Feds begin pull back from managing General Motors operations
The federal government’s role in the daily operations of General Motors is expected to lessen in the wake of this week’s initial public offering (IPO) that yielded the company over $20 billion in cash and reduced the US Treasury Department’s stake in the company to 37 percent.
Chicago — The federal government’s role in the daily operations of General Motors is expected to lessen in the wake of this week’s initial public offering (IPO) that yielded the company over $20 billion in cash and reduced the US Treasury Department’s stake in the company to 37 percent – much less than the government’s former 61 percent majority holding.
Ron Bloom, head of Treasury’s task force overseeing GM, told the Detroit News Saturday that as the company continues to sell stock, the government will begin stepping back to ensure that the company succeeds on its own.
"With the public owning more shares than we own, I think it is fitting and proper … that we tick back our engagement," Bloom said.
The IPO General Motors conducted Thursday was the largest in US history. The company sold 478 million of its 912 million shares at an average $33 offering price. GM’s stock closed at $34.26. To break even the company says it needs to sell its remaining shares at an average price of $52.80.
GM receive $49.5 billion in federal money to prevent collapse after years of struggling with $88 billion in annual losses since 2004, over $60 billion in debt and retiree obligations, and shrinking cash assets.
Since the government intervention, the company shrunk its labor force, dealership network, and manufacturing facilities. It discontinued failing brands Pontiac and Hummer, and it committed to expand in such foreign markets as China and Brazil.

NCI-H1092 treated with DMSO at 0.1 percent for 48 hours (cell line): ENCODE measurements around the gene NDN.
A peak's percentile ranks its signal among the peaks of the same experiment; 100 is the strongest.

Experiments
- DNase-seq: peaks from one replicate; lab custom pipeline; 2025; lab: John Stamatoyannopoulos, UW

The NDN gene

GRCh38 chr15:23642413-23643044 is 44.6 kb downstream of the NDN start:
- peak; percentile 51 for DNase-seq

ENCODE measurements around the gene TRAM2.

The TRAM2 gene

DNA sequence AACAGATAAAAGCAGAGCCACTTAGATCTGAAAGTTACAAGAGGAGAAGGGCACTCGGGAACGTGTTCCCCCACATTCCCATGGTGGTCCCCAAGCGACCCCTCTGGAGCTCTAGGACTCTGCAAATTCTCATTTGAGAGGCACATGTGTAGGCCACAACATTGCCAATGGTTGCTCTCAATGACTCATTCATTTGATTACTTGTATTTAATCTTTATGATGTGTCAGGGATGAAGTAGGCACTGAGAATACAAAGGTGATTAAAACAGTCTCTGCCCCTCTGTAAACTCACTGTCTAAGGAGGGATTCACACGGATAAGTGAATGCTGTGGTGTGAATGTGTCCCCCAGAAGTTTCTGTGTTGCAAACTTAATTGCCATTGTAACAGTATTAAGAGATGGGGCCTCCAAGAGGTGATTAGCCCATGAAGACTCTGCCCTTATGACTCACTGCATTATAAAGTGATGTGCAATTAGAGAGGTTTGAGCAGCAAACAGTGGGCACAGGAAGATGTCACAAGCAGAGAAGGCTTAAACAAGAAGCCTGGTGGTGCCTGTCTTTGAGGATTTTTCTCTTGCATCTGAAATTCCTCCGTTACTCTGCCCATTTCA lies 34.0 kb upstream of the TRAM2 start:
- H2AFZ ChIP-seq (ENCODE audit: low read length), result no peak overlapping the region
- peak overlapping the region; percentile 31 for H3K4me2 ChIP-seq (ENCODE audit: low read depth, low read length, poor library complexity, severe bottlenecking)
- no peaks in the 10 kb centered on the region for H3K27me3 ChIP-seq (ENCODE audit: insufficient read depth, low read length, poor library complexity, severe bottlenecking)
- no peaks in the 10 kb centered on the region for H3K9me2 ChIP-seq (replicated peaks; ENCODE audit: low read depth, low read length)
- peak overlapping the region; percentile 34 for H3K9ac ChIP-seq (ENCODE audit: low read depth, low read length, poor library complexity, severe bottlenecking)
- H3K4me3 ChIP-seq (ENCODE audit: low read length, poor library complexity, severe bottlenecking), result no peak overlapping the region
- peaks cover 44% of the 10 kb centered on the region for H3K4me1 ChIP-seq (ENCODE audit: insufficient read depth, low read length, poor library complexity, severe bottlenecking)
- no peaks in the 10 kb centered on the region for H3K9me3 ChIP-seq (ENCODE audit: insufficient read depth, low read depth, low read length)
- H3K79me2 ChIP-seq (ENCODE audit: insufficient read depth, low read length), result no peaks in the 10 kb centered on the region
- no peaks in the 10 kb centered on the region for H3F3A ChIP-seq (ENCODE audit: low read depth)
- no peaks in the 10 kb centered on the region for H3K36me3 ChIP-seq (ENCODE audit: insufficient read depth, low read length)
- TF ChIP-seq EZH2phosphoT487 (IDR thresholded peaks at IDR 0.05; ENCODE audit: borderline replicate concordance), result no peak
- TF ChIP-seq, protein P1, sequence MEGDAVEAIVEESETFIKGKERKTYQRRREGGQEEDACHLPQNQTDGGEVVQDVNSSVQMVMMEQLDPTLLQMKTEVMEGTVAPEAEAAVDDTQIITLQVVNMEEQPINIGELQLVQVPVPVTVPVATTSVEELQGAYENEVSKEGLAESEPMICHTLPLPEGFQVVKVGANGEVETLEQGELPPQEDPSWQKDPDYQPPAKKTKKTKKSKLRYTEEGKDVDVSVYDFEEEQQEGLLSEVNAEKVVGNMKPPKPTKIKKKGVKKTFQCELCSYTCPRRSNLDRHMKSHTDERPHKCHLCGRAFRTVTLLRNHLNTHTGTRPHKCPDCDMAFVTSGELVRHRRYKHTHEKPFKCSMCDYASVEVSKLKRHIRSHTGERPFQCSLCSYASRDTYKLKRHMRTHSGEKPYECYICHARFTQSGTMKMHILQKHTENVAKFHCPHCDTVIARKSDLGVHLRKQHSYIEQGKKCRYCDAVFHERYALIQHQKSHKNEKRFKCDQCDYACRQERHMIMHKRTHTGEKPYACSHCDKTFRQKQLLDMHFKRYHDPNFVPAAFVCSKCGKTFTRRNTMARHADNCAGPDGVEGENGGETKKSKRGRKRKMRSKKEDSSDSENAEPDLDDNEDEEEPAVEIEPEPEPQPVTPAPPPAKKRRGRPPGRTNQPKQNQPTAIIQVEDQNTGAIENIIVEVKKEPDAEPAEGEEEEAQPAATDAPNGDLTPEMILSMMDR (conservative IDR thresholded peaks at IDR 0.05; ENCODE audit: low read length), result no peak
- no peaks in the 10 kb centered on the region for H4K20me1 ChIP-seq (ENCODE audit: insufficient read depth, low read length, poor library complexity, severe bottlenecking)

GM earned nearly $5 billion in the first nine months of this year, resulting in what the company expects will be its first profitable year since 2004. Mr. Bloom said the task force had been in close discussions with GM about deciding when to hold the IPO and at what opening price the shares should be set.
However, in wake of the company’s revenue success this year, Bloom said the government wanted to remain on the sidelines as company executives courted foreign investors and mutual fund managers in wake of the IPO. He also confirmed that the task force established an exit plan from the company as early July 2009, the month GM entered bankruptcy.
“We were assuring ourselves that they were doing a good job getting ready without telling them how to tell their story," Bloom said.
Moving forward, Treasury officials are expected to receive financial briefings and will attend GM’s first annual meeting as a public company. Analysts say it may take up to two years for the government to fully exit the company.
Until then, Bloom said, the task force will not require updates as frequently as it did in the past, but it will “maintain the ‘no surprises’ rule” to ensure GM executives understand “that no major decisions get made without telling [the task force] before they are implemented.”
Today GM owes $15.6 billion in debt and $9.4 billion in undefended retiree obligations.